Since the paper was published in 2012, there have been cycles of hope and counter-hope in the Arab states. While the hope crusades that were the focus on the original article were geared toward promoting and legitimating the policies of neoliberalism, the Arab Spring created other cultures of hope in the Arab world: it brought with it a different rhetoric of hope, life, optimism, and awakening, one that is against the neoliberal order and its subsequent inequality. It was hope from below, from people feeling they can overthrow dictators and live in dignity, after the fall of the Tunisian leader. It was hope for real change, change that was to bring a better future, a future built on social justice and equality, and a democracy connected to dignity and redistribution of wealth.
The Arab Spring took the world by surprise, because the prevailing culturalist frame through which the region has been portrayed led to the assumption that political agency was sharply limited by continuing dominance of traditional backward authoritarian culture. In such a frame, it was virtually impossible to imagine that a people who were seen as resistant to change, inactive and passive could have the capacity to rise up in mass, collective revolt. As the events of the Arab Spring imposed themselves on the world, the culturalist frame halted for a time. The Arab streets appeared vibrant, revolutionary, a place of idea exchange, of making culture, and Arab people seemed to be taking decisions in their own hands, living the present now analyzed through the past, as making history after being seen as outside of history. The Arab Spring highlighted the central importance not of culture but of political economy for the region. The uprisings were, at their heart, a collective response to the objective conditions of political and economic exclusion and marginalization that the Hope Crusades had tried to represent and legitimate in culturalist terms. There was genuine hope, love, and a culture of life during the first phase of the Arab Spring.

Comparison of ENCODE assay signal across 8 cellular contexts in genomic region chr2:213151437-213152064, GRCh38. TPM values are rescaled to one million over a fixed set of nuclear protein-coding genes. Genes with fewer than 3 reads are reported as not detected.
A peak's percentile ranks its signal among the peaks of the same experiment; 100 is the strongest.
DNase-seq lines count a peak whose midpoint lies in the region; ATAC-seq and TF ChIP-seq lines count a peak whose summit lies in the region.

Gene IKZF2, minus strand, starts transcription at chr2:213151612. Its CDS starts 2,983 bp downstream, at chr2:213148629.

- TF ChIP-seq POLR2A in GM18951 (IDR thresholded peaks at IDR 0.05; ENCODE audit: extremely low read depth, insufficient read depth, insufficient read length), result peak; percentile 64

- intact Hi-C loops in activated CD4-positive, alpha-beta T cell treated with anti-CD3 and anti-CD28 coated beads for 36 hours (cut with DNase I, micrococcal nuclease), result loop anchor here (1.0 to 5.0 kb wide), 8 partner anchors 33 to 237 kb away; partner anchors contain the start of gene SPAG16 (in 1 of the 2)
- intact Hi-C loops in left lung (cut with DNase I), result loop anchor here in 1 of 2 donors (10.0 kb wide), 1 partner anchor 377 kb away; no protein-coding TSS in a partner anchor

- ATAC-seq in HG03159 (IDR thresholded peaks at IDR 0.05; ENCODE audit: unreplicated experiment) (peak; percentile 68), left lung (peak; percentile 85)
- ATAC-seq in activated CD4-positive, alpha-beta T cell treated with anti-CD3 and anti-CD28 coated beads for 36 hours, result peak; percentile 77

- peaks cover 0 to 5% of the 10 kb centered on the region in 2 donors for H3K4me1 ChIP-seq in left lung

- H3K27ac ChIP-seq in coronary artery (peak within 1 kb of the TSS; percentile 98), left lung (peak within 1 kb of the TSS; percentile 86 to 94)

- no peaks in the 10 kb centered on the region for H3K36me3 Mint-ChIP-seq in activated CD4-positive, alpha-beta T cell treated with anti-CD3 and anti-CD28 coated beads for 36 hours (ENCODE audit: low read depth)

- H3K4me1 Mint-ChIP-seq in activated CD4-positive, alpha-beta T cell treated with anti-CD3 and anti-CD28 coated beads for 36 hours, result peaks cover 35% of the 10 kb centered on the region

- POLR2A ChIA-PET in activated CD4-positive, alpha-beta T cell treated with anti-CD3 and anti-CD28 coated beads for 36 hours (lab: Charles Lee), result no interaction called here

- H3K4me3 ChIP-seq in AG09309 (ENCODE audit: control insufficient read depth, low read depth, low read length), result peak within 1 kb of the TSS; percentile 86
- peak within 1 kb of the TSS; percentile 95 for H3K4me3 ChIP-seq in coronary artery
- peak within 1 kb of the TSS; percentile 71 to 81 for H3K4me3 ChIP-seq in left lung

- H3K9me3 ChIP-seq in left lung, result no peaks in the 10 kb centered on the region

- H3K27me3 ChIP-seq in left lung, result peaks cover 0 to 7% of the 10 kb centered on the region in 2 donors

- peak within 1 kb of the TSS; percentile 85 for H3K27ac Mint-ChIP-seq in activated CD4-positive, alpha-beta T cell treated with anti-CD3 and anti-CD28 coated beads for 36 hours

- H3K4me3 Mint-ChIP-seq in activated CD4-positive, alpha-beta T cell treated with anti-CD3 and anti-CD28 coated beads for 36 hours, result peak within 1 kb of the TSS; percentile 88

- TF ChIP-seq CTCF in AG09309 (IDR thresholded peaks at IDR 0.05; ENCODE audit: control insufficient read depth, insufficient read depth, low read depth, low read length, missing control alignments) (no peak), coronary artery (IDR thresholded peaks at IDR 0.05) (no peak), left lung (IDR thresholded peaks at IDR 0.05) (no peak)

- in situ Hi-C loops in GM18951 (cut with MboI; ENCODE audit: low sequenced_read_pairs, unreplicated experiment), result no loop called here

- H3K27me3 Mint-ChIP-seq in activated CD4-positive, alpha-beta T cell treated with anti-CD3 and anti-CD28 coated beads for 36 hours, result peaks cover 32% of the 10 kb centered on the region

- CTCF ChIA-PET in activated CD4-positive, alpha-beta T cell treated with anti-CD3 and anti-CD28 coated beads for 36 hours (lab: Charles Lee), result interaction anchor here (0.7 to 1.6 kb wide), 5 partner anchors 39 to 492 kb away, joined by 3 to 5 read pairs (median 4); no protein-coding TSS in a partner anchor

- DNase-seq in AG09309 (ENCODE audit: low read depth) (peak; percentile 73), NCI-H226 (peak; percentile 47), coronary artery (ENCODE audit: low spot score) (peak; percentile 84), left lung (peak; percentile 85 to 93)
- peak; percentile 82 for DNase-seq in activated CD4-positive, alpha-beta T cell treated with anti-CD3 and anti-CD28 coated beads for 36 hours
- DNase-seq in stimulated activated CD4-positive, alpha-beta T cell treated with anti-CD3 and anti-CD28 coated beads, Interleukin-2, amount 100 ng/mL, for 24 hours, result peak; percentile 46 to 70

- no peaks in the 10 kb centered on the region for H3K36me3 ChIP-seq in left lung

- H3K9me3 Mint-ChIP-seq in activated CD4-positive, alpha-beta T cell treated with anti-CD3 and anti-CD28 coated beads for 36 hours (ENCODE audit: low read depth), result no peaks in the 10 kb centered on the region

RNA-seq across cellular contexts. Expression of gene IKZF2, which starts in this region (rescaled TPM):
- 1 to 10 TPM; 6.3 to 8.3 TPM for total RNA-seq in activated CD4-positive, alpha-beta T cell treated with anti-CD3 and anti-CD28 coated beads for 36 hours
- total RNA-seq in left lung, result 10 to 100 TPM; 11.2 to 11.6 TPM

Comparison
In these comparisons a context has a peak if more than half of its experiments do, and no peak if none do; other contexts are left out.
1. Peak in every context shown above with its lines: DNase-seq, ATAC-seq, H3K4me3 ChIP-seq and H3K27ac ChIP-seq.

Ironically, those who had called for change, for a culture of life, stood unable and not knowing what to do at first. Since the revolt was against an order that they benefited from, it was predictable for them to be part of the counter-revolution. This can be clearly seen by the quote from Fadi Ghandour, the head of the Arab Business Council, even at the beginning of the revolt:
We are worried…We are worried…We are scared…Instead of being at the forefront of change, at the forefront of development in the Arab world; at the forefront of making a statement of how we want our communities and societies to live, we are stepping back and worrying that this attack on government institutions in the Arab world is touching us, is affecting us…….We are hiding because we are viewed negatively. Instead of hiding, we need to step forward and show our faces and say we are different. (Fadi Ghandour, MBC interview, May 15, 2011)
The events also showed how disconnected the business community were from the people. Even at a time when culturalist framings had so clearly failed, neoliberal elites were still using it to explain why some countries wouldn’t be affected by the Arab Spring uprisings. For example, as Mohammad el Jaafar, a member of the Kuwait chapter of Young Arab Leaders, explained: